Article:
During the 1999 basketball season, our son Harrison was in seventh grade at Fort Bragg Middle School. He’d been an avid sports fan since the age of three when he learned how to work the television remote control. In those days, neither his dad nor I gave two hoots about sports, but were supportive of most any activity that kept our little guy entertained for longer than a few minutes at a time.
Even though Harrison was only in seventh grade, that college basketball season was pivotal in determining the course of his young life. It was the year the Gonzaga Bulldogs made it to the Elite Eight in the NCAA college basketball tournament and earned the label “Cinderella Team.” They virtually came out of nowhere to capture the nation’s attention.
Casey Calvary and Matt Santangelo became familiar names in our home. Gonzaga gear was ordered from the school’s bookstore and Harrison made a solemn vow—when it came time for college, he would go to Gonzaga. He would not consider another school; a school where he couldn’t support their basketball team. And the only team he cared about was Gonzaga.
The population of Fort Bragg, California is about the same size as the entire student population of Gonzaga (7,250 vs. 7,764). Harrison’s peers were fans of such schools as UC Berkeley, Duke, and University of North Carolina. They didn’t care about a puny school in a part of the country they’d never heard of.
By seventh grade Harrison was bitten with Zags Fever, a highly contagious disease that spread throughout the family—even to his 85-year old grandmother. (The only one immune was his younger sister Laine who, from a very early age, inoculated herself against sports-related diseases.)
Gonzaga is located in Spokane, Washington and is where his father and I grew up. Gary was fortunate to go to college there. I had spent a fair share of time hanging around the campus imagining what it would be like to live in the Madonna Hall dorm.
Over thirty years after his parents left Spokane, Harrison was able to realize his dream—not to attend his dad’s alma mater or to live in his parents’ hometown—but to join the school that was the birthplace of his basketball team. He enrolled in Gonzaga in the fall of 2004 and lived in Madonna Hall.
During basketball season, he would text us from the games as we watched on television, giving us coordinates to where he was located in the student section. Gary and I would search the backs of male heads with similar haircuts, spending most of the game saying things like, “Is that him? I think that’s him!” It gave us a thrill. (Remember, we live in a very small town.)
One time, the television camera slowly panned the student section and briefly rested on Harrison. He mouthed, “Hi Mom!” My heart swooned. At that moment, every sacrifice we had made to send him to that school was entirely worth it.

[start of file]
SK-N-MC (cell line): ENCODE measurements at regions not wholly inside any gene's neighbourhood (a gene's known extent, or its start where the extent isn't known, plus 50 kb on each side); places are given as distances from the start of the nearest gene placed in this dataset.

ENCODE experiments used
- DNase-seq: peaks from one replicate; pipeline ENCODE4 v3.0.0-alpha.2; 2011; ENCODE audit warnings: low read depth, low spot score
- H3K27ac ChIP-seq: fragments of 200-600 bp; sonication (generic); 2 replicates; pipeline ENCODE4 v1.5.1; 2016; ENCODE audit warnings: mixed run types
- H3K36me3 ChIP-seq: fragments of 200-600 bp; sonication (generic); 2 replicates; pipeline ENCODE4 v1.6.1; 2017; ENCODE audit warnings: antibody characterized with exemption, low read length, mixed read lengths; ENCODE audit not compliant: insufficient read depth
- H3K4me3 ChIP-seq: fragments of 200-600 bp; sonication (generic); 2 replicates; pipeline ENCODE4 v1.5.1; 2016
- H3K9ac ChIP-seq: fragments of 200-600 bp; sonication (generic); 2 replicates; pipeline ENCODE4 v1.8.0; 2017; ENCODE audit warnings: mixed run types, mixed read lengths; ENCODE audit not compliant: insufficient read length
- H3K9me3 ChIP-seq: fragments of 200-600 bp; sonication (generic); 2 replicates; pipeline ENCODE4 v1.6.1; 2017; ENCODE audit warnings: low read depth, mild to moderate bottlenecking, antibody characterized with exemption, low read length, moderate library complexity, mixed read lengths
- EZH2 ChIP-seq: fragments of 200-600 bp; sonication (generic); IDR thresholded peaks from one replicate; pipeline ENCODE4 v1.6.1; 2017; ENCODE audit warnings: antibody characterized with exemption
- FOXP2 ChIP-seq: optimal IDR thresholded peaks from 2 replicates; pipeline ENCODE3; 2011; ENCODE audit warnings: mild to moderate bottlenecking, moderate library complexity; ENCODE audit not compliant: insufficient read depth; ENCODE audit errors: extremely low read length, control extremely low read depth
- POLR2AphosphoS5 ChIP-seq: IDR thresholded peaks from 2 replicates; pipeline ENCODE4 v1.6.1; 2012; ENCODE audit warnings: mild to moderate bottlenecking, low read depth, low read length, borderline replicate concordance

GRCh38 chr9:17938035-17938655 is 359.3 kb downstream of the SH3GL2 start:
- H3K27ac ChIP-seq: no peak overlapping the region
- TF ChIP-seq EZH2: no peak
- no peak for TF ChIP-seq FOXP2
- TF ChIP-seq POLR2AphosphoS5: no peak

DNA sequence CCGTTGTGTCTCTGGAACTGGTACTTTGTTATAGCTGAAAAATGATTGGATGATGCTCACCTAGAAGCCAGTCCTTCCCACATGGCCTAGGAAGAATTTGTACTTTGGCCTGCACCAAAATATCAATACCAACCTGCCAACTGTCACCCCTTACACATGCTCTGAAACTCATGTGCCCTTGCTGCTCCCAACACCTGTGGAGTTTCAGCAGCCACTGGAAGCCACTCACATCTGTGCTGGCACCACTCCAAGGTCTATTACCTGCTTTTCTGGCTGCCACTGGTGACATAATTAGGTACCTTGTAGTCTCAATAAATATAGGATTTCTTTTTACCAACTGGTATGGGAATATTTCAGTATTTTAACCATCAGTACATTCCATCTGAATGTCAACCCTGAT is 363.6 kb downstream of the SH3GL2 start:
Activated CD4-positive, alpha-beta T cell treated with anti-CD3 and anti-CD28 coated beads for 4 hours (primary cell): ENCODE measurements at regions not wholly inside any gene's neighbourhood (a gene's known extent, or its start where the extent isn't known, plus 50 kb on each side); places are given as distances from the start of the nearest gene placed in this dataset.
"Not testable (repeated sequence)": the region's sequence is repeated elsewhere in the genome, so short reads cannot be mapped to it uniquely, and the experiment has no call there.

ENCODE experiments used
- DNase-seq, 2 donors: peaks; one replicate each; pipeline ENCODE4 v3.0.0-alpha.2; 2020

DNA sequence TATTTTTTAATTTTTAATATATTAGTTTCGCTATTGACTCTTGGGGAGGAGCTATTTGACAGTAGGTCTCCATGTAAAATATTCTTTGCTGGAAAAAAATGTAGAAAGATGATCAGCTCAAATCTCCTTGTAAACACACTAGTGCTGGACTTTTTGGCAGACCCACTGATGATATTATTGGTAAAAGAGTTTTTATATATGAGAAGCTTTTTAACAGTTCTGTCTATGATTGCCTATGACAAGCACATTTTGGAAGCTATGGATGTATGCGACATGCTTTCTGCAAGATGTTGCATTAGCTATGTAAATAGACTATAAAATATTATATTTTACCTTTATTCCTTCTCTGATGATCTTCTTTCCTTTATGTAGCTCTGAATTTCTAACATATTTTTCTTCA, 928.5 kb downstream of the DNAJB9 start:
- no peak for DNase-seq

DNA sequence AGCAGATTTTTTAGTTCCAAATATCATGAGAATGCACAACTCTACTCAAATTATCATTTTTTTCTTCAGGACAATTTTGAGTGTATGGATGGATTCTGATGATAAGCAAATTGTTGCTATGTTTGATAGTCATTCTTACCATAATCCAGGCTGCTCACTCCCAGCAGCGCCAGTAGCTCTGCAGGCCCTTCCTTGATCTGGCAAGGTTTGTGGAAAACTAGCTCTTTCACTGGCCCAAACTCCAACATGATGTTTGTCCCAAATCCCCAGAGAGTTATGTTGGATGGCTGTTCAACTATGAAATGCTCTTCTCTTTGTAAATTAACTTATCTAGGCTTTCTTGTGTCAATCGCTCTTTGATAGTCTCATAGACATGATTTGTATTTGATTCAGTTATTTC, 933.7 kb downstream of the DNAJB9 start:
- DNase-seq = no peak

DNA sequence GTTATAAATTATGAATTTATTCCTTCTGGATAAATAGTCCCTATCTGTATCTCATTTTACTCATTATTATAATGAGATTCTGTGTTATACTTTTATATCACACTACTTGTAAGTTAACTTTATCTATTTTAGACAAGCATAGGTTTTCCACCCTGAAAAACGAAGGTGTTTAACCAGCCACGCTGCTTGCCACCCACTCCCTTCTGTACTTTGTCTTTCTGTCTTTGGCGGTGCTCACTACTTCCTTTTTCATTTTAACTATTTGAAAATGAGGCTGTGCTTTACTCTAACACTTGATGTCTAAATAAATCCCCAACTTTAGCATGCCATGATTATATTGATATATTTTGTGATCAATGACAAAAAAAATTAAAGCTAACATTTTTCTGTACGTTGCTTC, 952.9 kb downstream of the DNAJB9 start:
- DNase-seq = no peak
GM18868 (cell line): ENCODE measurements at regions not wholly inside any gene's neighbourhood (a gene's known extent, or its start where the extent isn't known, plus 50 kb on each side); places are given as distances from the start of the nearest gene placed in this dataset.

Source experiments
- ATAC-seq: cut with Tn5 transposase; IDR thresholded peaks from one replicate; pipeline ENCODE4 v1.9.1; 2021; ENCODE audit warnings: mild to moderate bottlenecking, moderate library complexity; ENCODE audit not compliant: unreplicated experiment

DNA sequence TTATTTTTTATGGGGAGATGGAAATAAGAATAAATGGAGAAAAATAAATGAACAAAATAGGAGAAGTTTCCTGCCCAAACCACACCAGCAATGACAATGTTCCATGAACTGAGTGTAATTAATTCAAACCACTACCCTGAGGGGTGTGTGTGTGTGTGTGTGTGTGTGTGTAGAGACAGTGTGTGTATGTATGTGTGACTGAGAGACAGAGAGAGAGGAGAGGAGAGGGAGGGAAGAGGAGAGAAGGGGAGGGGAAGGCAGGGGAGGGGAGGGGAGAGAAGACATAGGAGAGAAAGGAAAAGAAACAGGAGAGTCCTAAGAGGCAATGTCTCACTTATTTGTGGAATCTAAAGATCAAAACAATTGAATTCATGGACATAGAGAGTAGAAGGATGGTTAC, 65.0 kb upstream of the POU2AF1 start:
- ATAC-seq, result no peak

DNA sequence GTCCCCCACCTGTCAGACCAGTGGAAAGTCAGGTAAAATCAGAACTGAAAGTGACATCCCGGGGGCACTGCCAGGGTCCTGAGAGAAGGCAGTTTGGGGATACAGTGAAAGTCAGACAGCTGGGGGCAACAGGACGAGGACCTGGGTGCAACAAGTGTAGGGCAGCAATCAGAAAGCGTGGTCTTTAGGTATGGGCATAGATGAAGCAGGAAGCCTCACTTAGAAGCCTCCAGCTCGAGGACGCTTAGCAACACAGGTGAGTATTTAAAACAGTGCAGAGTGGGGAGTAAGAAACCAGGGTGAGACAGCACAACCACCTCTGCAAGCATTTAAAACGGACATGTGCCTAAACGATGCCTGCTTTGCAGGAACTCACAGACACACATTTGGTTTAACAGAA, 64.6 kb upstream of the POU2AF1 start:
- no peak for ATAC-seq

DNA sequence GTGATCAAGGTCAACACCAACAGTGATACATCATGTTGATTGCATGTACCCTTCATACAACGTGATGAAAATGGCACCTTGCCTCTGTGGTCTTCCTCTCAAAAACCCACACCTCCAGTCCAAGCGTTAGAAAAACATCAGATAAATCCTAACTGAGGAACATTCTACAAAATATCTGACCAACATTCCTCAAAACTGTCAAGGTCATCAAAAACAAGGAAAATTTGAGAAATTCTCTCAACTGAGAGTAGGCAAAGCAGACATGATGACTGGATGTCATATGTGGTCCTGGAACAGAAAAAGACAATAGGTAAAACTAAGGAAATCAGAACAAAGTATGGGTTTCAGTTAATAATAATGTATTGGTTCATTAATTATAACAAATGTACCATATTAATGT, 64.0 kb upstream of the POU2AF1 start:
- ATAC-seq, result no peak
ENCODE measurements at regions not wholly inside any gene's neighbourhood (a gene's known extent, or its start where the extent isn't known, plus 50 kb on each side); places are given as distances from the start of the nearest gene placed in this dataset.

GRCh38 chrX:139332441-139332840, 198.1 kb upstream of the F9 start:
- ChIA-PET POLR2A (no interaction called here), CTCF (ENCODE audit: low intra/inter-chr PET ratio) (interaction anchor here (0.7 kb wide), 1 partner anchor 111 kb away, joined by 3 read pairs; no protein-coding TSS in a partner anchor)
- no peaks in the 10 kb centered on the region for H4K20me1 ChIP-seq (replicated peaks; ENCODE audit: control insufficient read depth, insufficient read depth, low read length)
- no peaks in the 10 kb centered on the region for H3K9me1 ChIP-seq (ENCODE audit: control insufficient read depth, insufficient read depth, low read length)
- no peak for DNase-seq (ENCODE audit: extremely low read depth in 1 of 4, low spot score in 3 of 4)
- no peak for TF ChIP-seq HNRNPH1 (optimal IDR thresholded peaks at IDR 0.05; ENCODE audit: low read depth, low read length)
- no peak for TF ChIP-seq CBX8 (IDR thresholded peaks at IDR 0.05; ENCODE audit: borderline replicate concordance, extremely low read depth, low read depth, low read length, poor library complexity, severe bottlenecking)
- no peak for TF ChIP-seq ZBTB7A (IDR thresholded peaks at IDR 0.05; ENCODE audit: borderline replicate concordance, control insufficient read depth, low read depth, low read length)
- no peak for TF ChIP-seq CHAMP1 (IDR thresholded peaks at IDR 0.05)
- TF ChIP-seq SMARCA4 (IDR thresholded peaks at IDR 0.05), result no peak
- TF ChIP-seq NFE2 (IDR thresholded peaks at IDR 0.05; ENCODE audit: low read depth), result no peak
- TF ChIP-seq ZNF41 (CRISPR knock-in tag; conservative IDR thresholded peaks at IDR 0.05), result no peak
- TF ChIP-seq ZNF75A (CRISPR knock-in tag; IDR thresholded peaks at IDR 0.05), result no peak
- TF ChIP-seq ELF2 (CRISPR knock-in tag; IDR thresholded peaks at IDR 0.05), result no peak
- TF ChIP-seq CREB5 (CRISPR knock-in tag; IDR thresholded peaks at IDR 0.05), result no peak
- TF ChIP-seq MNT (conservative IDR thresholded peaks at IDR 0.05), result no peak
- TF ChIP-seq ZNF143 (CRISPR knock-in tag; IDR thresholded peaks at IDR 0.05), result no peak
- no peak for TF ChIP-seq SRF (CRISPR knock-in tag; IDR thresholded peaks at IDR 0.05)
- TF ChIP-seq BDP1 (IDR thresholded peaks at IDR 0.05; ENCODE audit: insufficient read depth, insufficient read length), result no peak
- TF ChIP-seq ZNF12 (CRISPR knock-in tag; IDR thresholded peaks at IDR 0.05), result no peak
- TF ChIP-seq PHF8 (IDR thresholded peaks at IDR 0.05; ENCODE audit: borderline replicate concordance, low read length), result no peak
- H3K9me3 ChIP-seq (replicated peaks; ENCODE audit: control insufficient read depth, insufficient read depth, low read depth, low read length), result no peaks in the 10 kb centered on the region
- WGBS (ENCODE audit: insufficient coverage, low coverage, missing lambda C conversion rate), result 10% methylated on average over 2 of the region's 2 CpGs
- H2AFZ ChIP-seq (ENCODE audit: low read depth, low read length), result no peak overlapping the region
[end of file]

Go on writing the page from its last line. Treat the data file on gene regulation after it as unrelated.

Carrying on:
When I picked him up at the Oakland airport for Thanksgiving 2005, one of the first things he said was, “We’ve got to find a TV.” Gonzaga was playing Michigan State in the Maui Invitational and the game would begin within a half hour. I argued that I had already driven four hours to the airport and we had a four-hour drive home, his dad was recording the game, and he could watch it later.
I apparently wasn’t in my right mind.
We found a restaurant in Jack London Square with a semi-secluded banquet area in the back that had a small TV mounted on the wall. Since it was only 5:00, the place was sparsely populated and the waiter graciously allowed Harrison to turn on the game. (The restaurant didn’t have ESPN, only ESPN 2—fortunately, the station the game was on.)
We ordered food and became so engrossed in the game that we barely noticed the restaurant fill to capacity.
As the game went from one to double to triple overtime, our waiter gave up on his customers to watch with us. In a heart-pounding battle to the finish, Gonzaga beat Michigan State in the final seconds 109-106.
I was so happy Harrison had insisted we stay in Oakland to watch the game. Adrenaline fueled our four-hour trip to arrive in Fort Bragg at one in the morning.
When Harrison had the opportunity to study abroad in Florence, Italy his junior year, he nearly didn’t go because he didn’t want to miss the basketball season. He was able to find a contraption called Slingbox that we attached to a cable box on a spare television. In Florence, his computer could access this device and allow him to watch our cable channels. He watched every Zags game that season—even if it meant getting up at three in the morning.
It’s been nearly five years since Harrison graduated from Gonzaga. His Zags Fever rages nearly as strong today as in the past. A couple of seasons previous to this one, while his team suffered some setbacks, he defended the work the coaches were doing to eventually build a great team.
That work has paid off with the Zags earning the #1 spot in the Associated Press and ESPN Coaches Poll. That’s #1 among big schools like Duke, Indiana, and Michigan State. This little school, this little Cinderella team has finally gotten their glass slippers and made it to the ball.